Teach Your Dog How To Swim


Most dogs become overly-nervous at the sight of large bodies of water, including pools, lakes, and the ocean. While it is a popular belief that dogs know how to swim by instinct, some dogs, such as the bulldog, aren’t born as natural swimmers due to their body structures. If you happen to live near a lake or an ocean, it would be a good idea to teach your dog how to swim from a young age to encourage him to enjoy the water with you whenever you go.

Before teaching your dog how to swim, you should be aware of the things you should never do: mainly, never try to throw your dog into the water and expect him to simply begin swimming. This will not only lead to your dog distrusting you, but it will most likely scar him for life or a long time, discouraging him to ever swim again and become fearful of water. Secondly, don’t assume you can just leave your dog unattended while swimming even if he seems to be a natural at it – you never know what could happen.

Begin teaching your dog how to swim in a shallow area. whether that is at the shallow end of the pool or near the shore at the ocean. If there is too much noise and activity going on from fellow swimmers, look for a quieter area as this could be nerve-wrecking for your unexperienced pet. Also, attempt to keep your dog leashed in the beginning stages of swimming in case he goes out too far and panics. Do not unleash your dog until you feel confident he can swim by himself and keeps returning to you rather than experiencing out waters by himself.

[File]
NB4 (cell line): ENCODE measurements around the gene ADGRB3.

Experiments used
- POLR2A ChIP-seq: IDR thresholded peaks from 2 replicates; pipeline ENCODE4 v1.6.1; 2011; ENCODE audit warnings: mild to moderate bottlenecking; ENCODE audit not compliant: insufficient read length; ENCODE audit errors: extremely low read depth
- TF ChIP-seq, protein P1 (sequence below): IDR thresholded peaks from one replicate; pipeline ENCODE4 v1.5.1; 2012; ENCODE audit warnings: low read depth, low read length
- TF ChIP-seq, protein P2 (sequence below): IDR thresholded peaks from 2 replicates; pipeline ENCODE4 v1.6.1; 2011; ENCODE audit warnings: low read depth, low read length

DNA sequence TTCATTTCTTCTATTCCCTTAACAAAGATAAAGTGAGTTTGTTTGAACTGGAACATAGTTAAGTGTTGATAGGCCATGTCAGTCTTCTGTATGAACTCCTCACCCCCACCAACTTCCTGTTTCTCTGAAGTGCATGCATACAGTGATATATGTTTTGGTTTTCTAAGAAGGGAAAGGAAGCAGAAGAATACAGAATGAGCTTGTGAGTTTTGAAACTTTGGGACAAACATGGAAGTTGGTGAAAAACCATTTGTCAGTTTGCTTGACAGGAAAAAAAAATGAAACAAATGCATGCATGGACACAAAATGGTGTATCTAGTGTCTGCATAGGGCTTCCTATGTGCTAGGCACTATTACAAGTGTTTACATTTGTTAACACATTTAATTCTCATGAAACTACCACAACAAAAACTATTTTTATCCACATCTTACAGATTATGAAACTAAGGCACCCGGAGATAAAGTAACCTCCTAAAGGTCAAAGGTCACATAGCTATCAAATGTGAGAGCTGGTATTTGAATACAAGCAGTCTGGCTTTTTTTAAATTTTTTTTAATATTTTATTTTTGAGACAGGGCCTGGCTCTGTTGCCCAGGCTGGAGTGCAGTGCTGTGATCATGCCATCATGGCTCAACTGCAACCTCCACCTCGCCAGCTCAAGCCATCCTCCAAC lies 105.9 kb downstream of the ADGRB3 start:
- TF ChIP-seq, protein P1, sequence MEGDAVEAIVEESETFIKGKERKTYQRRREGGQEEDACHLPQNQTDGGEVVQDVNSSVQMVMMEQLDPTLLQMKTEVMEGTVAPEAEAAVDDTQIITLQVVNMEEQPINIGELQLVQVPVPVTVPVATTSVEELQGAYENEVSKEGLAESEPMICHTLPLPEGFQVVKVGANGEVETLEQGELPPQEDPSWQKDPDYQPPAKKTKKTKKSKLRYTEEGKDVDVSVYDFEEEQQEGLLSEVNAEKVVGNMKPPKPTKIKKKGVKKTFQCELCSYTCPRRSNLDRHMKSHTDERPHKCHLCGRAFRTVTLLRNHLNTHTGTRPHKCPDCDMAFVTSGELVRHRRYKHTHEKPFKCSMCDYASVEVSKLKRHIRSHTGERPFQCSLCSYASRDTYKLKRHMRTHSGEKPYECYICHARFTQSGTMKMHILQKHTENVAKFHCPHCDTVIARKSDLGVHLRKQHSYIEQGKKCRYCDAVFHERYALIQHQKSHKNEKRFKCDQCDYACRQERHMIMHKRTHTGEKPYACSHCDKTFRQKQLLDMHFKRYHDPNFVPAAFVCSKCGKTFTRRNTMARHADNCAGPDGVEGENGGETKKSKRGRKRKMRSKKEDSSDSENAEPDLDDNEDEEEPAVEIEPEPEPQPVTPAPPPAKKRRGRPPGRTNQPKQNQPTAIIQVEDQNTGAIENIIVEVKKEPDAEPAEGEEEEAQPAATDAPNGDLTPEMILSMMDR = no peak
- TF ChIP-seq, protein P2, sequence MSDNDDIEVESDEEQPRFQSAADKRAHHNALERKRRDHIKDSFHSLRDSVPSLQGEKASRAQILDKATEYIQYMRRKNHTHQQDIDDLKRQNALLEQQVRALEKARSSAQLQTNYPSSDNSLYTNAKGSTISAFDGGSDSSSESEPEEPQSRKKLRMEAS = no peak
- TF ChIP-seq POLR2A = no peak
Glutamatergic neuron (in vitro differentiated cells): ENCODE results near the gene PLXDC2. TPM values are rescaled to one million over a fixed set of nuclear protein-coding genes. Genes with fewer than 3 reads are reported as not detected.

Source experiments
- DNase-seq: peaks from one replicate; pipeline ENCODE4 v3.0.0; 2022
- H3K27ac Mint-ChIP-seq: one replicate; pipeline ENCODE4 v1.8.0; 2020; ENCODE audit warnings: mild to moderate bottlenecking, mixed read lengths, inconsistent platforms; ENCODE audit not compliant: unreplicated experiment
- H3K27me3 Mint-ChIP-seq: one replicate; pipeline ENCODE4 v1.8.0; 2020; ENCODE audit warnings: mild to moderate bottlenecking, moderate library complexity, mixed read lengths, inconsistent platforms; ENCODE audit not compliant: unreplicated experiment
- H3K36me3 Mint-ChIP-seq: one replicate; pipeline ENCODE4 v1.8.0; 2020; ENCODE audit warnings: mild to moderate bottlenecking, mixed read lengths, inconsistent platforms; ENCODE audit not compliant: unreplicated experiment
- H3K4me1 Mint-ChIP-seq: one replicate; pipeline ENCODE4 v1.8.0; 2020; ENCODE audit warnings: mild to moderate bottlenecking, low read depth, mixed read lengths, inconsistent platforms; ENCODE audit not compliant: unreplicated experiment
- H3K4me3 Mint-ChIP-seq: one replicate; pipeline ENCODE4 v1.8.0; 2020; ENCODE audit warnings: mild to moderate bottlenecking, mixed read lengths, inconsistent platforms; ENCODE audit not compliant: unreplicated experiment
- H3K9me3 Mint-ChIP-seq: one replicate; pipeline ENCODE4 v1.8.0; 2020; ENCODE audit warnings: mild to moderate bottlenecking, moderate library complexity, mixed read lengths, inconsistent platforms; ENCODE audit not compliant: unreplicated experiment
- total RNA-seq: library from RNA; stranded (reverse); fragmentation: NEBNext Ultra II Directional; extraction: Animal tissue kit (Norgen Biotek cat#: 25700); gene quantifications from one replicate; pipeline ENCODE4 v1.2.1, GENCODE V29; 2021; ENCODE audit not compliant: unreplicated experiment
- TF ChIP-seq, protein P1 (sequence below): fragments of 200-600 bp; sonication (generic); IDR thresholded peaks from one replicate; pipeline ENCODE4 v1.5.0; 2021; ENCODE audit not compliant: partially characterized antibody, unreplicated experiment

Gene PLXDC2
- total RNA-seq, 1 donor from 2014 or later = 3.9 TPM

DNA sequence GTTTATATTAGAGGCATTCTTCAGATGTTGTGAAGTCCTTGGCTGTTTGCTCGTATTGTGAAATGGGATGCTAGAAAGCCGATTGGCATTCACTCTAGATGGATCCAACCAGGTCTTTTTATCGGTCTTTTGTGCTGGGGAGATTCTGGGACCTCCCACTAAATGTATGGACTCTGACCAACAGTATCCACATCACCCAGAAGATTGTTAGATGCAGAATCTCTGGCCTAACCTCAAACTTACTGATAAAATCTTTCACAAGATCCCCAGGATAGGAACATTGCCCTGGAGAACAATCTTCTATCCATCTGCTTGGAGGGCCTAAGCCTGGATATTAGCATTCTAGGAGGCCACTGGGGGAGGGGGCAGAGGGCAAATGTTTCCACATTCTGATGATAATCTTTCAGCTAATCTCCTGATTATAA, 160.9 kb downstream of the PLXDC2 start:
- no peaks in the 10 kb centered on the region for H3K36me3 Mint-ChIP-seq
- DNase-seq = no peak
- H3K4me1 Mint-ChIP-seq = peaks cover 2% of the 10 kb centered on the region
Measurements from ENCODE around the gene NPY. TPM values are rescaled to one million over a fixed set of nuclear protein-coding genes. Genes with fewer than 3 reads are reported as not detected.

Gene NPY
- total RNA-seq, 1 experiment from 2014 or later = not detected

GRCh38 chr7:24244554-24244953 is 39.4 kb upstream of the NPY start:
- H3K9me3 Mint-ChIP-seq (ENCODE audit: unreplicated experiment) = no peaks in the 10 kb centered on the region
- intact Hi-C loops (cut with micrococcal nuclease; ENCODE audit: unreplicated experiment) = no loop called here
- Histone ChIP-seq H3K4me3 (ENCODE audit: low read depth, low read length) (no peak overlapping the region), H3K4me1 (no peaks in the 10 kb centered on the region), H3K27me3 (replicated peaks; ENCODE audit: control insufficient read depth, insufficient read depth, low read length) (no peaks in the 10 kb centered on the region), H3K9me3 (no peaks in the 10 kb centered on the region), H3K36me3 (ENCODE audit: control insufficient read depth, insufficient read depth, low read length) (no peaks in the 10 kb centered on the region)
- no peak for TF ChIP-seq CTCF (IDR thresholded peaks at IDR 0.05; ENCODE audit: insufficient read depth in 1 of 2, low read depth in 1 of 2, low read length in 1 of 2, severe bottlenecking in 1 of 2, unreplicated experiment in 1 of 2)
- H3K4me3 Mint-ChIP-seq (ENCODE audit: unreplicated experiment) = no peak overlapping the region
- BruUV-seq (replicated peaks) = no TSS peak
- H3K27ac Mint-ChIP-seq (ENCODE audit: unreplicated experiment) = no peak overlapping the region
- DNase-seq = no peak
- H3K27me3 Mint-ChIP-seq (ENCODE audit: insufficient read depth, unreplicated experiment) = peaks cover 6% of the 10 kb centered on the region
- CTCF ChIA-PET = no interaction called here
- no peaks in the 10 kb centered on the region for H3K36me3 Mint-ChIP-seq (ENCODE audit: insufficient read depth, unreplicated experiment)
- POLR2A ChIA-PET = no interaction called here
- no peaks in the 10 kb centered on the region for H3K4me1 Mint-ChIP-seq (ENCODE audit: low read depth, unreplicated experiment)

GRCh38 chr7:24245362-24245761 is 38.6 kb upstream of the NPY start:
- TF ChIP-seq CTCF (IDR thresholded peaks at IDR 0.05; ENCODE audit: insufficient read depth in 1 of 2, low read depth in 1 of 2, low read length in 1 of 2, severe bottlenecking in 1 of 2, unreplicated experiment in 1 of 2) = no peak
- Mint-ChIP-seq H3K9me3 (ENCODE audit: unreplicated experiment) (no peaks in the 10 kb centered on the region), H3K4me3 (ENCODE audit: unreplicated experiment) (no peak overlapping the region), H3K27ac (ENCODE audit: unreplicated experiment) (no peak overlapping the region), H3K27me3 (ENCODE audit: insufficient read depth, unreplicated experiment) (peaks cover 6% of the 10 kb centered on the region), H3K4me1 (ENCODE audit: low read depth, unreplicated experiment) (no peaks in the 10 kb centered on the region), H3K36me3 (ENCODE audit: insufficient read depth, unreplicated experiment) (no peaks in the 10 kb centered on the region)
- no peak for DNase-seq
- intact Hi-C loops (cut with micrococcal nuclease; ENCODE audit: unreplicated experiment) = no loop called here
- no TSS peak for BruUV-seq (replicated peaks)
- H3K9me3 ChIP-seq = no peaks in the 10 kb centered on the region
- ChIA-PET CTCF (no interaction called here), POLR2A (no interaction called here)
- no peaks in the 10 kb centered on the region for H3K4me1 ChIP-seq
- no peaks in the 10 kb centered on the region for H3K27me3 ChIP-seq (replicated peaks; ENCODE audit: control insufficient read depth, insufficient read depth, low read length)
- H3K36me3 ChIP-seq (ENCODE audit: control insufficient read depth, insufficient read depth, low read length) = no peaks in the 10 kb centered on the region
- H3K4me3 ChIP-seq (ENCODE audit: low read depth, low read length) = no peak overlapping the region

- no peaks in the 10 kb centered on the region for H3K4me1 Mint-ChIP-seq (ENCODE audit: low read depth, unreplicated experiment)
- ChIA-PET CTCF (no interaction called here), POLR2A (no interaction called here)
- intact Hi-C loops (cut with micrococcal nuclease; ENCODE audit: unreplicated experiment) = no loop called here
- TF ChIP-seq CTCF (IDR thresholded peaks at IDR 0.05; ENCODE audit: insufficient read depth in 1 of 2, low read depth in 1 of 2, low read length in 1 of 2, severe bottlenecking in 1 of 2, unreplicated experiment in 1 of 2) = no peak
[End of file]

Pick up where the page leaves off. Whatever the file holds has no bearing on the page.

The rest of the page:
Put on a flotation device on your dog, attach his leach, and begin walking slowly into the way until his paws and legs get wet. Let him get used to the wet feeling on his legs before walking any further. If he seems to be reluctant or nervous, try bringing in his favorite treats or toys as an encouragement to follow you. Try to praise him as he gets in a bit further in and use positive tones of voice to reassure your dog what he is doing is a good thing.

Gradually step in further to deeper water levels until your pet begins using his legs to paddle. If your dog only uses his front legs to paddle, rest your arm under his belly to keep him afloat and encourage him to use all four legs to paddle. Using only his front legs to paddle will lead to becoming tiresome a lot quicker than if he gets used to swimming on all fours. If at any point throughout the swimming lesson your dog seems heavily uncomfortable or nervous, get him back in the shallow end and attempt again only when he seems comfortable once again. Do not pressure him into it if your dog doesn’t seem at ease – this will only lead to him becoming averse to the water.

Take your time to show your dog how to safely exit, whether that is the pool stairs or through the ocean’s shore. Lastly, wash your dog’s coat with fresh water to wash out all chemicals or toxic residuals from chlorine. Praise your dog after the swimming lesson and give him his favorite treat to help him associate swimming with fun times with his owner.